Pali explanation of Anatta

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LonesomeYogurt
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Pali explanation of Anatta

Postby LonesomeYogurt » Tue May 08, 2012 1:05 am

Hello there, I'm looking for a way to restate or summarize the concept of anatta in Pali, just in a simple phrase. Is there a possible way to say something along the lines of "I am free from self," "There is no I," or "This is not me?" Almost like a bumper-sticker phrase to sum up what anatta means without using the term to define itself, you know?

Any help would be appreciated!
Gain and loss, status and disgrace,
censure and praise, pleasure and pain:
these conditions among human beings are inconstant,
impermanent, subject to change.

Knowing this, the wise person, mindful,
ponders these changing conditions.
Desirable things don’t charm the mind,
undesirable ones bring no resistance.

His welcoming and rebelling are scattered,
gone to their end,
do not exist.
- Lokavipatti Sutta


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bodom
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Re: Pali explanation of Anatta

Postby bodom » Tue May 08, 2012 1:27 am

To study is to know the texts,
To practice is to know your defilements,
To attain the goal is to know and let go.

- Ajahn Lee Dhammadharo


With mindfulness immersed in the body
well established, restrained
with regard to the six media of contact,
always centered, the monk
can know Unbinding for himself.

- Ud 3.5


https://www.dhammatalks.org/index.html
http://www.ajahnchah.org/

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LonesomeYogurt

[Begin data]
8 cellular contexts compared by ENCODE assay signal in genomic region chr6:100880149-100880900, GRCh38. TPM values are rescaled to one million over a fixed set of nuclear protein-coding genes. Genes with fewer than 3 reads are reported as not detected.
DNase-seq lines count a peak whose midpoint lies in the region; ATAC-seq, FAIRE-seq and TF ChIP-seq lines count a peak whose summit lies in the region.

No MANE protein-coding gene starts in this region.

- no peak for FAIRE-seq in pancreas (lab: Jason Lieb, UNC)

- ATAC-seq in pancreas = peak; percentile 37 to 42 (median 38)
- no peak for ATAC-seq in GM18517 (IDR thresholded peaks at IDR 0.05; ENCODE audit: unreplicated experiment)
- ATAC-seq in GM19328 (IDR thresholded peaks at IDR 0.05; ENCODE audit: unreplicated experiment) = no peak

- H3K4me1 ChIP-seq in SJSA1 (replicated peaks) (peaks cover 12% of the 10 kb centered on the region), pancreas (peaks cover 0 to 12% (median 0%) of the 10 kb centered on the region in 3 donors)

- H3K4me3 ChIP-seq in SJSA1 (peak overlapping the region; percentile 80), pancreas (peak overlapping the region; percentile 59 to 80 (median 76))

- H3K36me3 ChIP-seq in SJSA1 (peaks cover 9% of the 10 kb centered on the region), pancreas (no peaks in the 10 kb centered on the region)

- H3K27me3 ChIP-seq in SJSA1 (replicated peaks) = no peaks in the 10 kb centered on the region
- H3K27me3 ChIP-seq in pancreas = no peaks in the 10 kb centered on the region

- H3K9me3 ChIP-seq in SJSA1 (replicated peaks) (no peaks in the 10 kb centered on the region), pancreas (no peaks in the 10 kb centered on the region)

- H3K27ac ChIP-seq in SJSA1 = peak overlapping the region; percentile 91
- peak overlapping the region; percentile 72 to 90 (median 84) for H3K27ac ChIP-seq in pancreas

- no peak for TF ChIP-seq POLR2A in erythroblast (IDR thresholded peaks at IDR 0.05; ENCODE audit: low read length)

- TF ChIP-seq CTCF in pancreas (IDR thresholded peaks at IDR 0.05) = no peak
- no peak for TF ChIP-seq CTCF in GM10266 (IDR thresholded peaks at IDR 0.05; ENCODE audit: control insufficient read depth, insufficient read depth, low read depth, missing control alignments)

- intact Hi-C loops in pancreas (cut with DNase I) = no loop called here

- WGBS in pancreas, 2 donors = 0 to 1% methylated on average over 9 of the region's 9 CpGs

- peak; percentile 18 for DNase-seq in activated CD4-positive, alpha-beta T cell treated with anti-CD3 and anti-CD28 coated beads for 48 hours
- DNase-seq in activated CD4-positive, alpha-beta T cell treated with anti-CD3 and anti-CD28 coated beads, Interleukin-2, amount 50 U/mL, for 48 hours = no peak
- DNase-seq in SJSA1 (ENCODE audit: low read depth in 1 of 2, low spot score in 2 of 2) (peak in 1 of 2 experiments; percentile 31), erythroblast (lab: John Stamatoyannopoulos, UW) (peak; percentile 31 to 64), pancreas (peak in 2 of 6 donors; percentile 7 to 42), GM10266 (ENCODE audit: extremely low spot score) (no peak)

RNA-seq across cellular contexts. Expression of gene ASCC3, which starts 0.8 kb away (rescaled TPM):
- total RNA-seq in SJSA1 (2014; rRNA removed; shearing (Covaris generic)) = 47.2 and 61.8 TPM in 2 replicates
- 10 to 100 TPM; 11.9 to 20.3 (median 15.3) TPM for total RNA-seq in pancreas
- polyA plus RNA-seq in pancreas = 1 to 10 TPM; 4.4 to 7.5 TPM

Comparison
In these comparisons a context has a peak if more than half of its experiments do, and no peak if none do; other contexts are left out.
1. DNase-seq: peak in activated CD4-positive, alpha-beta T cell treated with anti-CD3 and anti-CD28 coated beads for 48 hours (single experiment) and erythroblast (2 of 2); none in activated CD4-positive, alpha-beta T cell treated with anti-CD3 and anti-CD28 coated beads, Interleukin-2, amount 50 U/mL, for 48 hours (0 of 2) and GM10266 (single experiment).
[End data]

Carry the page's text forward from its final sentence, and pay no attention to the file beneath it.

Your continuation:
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Location: America

Re: Pali explanation of Anatta

Postby LonesomeYogurt » Tue May 08, 2012 1:32 am

Perfect! Now if someone could only point out how "This is not mine, this is not I, this is not myself." would be rendered in Pali?
Gain and loss, status and disgrace,
censure and praise, pleasure and pain:
these conditions among human beings are inconstant,
impermanent, subject to change.

Knowing this, the wise person, mindful,
ponders these changing conditions.
Desirable things don’t charm the mind,
undesirable ones bring no resistance.

His welcoming and rebelling are scattered,
gone to their end,
do not exist.
- Lokavipatti Sutta


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mikenz66
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Location: New Zealand

Re: Pali explanation of Anatta

Postby mikenz66 » Tue May 08, 2012 2:55 am


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LonesomeYogurt
Posts: 900
Joined: Thu Feb 23, 2012 4:24 pm
Location: America

Re: Pali explanation of Anatta

Postby LonesomeYogurt » Tue May 08, 2012 3:53 am

Gain and loss, status and disgrace,
censure and praise, pleasure and pain:
these conditions among human beings are inconstant,
impermanent, subject to change.

Knowing this, the wise person, mindful,
ponders these changing conditions.
Desirable things don’t charm the mind,
undesirable ones bring no resistance.

His welcoming and rebelling are scattered,
gone to their end,
do not exist.
- Lokavipatti Sutta


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Dmytro
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Re: Pali explanation of Anatta

Postby Dmytro » Tue May 08, 2012 4:28 am




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